As to his breed it is a question whose purpose I never quite understand but it seems critically important to every passer by.  I call him a Miami street dog to end the questioning as most people have no idea where Homestead is nor why farmers hate the strays dumped there so pathologically that they poison and shoot them. His actual breed i found out quite by accident one day when strolling down Catherine Street. A man approached walking Rusty toward me, and it was only when I was roundly ignored by the dog I realized she was identical. I asked him the dreaded question and he said she was a "Carolina Dog," which meant nothing to me so I looked it up. Because indeed Google (Bitter Southerner link)  answers all questions. Click the link to read the definitive description of the American Dingo. Passers by who find my categorization of his breed as a simple street dog to avoid lengthy discussions, usually override me and categorize him as part Labrador (all dogs are "part Labrador" according to categorizers) and part Chow (because he has black spots on his tongue). I only know this because I have had this conversation a few times. I stand there and nod my head wisely.  I told a vet employee once that I was told he was a Carolina Dog and she snorted and said that was  fancy name for a mutt. Cool I thought, except that he has all the characteristics of that mysterious breed except the pointy ears. 
As it is he is the smartest dog I've ever known and I can see how living with people not tuned in to his particular needs  would make him crazy. He and I have a deal where he does as I ask but I don't ask unless I have to. I have found that when he hears gunshots or fireworks or backfires he runs to me not away and I cherish his trust. Thunder has become less of a problem though it still makes him anxious yet he no longer dives for the darkest corner of the darkest room in the house. He shivers and sits closer to me which is an improvement.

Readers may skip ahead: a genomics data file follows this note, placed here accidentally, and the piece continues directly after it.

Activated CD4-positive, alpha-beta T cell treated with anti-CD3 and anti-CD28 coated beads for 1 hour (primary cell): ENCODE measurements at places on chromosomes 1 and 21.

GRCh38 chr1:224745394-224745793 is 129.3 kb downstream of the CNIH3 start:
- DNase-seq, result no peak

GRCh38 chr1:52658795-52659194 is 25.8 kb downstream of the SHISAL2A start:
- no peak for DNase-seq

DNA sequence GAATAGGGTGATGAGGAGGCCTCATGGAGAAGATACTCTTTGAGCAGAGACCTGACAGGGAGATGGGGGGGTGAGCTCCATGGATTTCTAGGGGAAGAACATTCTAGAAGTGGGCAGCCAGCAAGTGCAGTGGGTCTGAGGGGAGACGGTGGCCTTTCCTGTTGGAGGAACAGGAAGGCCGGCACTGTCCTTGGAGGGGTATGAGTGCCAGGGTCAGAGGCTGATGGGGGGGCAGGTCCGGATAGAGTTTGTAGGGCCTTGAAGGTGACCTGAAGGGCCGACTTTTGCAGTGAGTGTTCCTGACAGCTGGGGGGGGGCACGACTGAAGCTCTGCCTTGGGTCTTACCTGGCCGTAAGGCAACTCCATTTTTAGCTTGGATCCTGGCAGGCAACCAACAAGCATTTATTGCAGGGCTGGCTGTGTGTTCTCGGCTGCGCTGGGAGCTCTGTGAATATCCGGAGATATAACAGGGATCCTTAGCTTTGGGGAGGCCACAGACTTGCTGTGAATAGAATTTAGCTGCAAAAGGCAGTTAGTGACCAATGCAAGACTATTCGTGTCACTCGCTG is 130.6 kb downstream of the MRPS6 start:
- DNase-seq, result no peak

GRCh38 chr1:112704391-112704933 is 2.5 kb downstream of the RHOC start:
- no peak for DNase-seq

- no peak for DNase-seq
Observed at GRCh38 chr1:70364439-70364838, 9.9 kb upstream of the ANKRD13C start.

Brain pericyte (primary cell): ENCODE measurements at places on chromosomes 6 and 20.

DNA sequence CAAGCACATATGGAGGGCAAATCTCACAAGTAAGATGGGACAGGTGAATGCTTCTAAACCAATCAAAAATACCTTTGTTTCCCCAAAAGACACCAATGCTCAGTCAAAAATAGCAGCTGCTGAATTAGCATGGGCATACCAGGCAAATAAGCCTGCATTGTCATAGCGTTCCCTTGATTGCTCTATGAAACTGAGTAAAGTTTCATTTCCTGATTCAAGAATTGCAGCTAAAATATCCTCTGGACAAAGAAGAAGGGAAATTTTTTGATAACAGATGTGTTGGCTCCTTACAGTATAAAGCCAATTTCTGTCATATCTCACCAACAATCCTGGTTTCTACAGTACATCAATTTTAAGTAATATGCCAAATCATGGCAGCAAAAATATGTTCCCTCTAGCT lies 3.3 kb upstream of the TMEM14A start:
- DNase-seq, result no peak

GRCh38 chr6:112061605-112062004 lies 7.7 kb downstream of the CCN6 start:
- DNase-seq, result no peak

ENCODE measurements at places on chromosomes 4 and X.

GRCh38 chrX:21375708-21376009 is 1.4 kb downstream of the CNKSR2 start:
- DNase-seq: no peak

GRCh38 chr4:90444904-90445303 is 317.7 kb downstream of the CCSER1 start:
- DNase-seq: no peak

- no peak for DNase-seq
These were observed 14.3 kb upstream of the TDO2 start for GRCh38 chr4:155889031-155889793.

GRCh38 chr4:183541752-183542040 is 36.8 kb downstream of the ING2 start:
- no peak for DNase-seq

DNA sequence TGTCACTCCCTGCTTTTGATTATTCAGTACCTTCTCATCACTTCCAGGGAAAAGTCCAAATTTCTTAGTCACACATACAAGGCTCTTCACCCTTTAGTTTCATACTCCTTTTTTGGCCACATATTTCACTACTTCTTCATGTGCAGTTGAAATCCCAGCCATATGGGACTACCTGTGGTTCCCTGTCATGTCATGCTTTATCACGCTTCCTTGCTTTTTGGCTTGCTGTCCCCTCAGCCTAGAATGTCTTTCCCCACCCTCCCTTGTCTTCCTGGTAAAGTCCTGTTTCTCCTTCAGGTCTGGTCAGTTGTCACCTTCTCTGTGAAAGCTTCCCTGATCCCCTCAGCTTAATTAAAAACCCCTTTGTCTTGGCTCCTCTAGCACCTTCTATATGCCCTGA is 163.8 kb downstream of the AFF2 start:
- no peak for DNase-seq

I'm not sure how much he will enjoy life on the road as he does like his routines but we are already creating new routines for him as we take short trips and his concern about the weird noises the van makes has abated already. He won't sleep in the back by himself when we are under way but an afternoon spent in the van while my wife teaches noisily by zoom upstairs is an experience he has learned to enjoy.
Oh and what is a Carolina Dog? The only wild dog found in the US, still living wild in the marshes on the South Carolina border with Georgia. Pure Carolina Dogs are a form of dingo, not bred by humans and only identified by characteristics peculiar to their breed and thus not properly recognized as a separate breed by the authorities of such things. I read the Bitter Southerner article linked above and now when people ask what breed is he I refer them to that which they probably ignore. Rusty is as Rusty does and I trail along behind him. I hope for several more years to come.
From the Bitter Southerner article:

About a year after I got Penny, I googled ‘American dingo.’ I can’t remember what exactly drove me to search for it, but I remember what I found. Picture after picture of dogs who all, in some way or another, looked like Penny. Some looked like clones. These dogs had all kinds of names: Carolina Dog, American Dingo, Dixie Dingo, porch dog, and — there it was — “yaller dog.” Dad was right.

I was sucked into a hole, reading descriptions and looking at photos of people’s dogs. I was shocked that behaviors and traits I thought were unique to Penny appeared in most Carolina Dogs. The hooked tail and the almond eyes were present in all of them. The behaviors are what convinced me, though. I always bragged that I never potty-trained Penny. She just learned not to go to the bathroom inside within the first two weeks I had her. Ditto for all Carolina Dogs. She would dig small holes in my parents’ front yard to stick her snout in. Ditto again. She was more loyal than any other dog I’d ever been around. Carolina Dogs have an extreme pack mentality.

The more I read the more amazed I became. Carolina Dogs are hypothesized by their discoverer to be the only American dog breed with no European ancestry. All of their forbearers are said to have come across the Bering land bridge with the first humans to inhabit North America. They’re dogs that look and act the way they do because of the natural selection they endured over thousands of years in the South.